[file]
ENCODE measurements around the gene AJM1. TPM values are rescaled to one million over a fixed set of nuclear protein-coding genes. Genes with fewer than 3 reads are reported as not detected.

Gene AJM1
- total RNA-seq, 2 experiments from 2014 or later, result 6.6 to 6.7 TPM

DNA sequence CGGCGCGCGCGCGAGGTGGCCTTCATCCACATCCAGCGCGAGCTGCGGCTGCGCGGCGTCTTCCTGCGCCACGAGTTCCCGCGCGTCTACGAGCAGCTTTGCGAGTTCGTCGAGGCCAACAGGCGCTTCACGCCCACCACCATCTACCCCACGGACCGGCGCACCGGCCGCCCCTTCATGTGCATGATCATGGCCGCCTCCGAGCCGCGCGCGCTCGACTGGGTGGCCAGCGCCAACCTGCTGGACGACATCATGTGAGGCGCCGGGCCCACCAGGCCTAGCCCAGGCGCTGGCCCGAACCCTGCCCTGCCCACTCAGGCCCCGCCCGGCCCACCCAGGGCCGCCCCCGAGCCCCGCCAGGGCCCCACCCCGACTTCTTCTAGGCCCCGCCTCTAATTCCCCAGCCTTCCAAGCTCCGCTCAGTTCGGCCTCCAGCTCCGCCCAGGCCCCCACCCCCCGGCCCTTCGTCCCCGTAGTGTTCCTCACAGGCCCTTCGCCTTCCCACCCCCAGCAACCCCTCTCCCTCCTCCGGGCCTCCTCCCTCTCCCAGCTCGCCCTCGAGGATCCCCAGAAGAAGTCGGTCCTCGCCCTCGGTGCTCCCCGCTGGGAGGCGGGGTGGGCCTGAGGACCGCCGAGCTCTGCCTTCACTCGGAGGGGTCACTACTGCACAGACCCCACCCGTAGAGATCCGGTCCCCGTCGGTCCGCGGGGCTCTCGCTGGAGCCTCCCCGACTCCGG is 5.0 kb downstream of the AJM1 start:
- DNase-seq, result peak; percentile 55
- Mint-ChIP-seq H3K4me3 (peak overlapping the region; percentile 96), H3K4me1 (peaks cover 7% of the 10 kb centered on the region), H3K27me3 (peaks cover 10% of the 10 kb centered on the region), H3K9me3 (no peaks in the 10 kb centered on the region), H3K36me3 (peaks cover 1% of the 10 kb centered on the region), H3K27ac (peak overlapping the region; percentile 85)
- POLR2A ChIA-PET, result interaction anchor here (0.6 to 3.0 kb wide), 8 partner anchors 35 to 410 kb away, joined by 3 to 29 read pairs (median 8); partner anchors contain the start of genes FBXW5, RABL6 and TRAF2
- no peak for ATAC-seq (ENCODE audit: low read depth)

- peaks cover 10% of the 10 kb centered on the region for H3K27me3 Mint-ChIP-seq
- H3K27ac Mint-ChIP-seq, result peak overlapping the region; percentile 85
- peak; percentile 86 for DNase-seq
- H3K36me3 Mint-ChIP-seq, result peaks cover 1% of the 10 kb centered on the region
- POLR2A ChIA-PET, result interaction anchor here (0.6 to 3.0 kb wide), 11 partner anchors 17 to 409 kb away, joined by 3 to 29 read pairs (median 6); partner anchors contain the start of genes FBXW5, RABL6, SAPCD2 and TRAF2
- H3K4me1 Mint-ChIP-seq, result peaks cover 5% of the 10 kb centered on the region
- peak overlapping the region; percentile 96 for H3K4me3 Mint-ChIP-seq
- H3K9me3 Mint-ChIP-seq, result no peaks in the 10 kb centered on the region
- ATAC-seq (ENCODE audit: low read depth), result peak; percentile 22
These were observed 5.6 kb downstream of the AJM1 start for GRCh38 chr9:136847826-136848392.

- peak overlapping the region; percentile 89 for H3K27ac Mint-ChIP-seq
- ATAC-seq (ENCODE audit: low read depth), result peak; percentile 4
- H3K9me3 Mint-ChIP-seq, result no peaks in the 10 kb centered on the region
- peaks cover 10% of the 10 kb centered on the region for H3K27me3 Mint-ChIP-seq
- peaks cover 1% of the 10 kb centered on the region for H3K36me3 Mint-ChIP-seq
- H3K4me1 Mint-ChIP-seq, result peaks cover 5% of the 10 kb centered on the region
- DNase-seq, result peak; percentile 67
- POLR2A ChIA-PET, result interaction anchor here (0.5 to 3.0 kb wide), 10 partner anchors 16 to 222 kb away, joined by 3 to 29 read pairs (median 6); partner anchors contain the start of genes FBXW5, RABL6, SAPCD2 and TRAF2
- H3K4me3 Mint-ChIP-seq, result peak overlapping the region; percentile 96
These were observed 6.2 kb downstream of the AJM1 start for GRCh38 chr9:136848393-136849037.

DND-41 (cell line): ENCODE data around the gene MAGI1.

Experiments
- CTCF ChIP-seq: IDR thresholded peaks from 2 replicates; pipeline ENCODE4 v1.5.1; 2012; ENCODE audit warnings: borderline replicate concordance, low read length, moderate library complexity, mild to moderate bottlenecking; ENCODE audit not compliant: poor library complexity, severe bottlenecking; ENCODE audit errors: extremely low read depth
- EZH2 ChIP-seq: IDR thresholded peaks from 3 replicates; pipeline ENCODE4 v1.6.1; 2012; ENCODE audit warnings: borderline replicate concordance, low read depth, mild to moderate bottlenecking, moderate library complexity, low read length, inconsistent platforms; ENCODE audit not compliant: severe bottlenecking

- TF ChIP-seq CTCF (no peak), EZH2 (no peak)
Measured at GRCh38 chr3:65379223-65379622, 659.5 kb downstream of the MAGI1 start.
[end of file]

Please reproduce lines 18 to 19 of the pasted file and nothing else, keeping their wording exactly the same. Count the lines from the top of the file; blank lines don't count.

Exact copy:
These were observed 5.6 kb downstream of the AJM1 start for GRCh38 chr9:136847826-136848392.

- peak overlapping the region; percentile 89 for H3K27ac Mint-ChIP-seq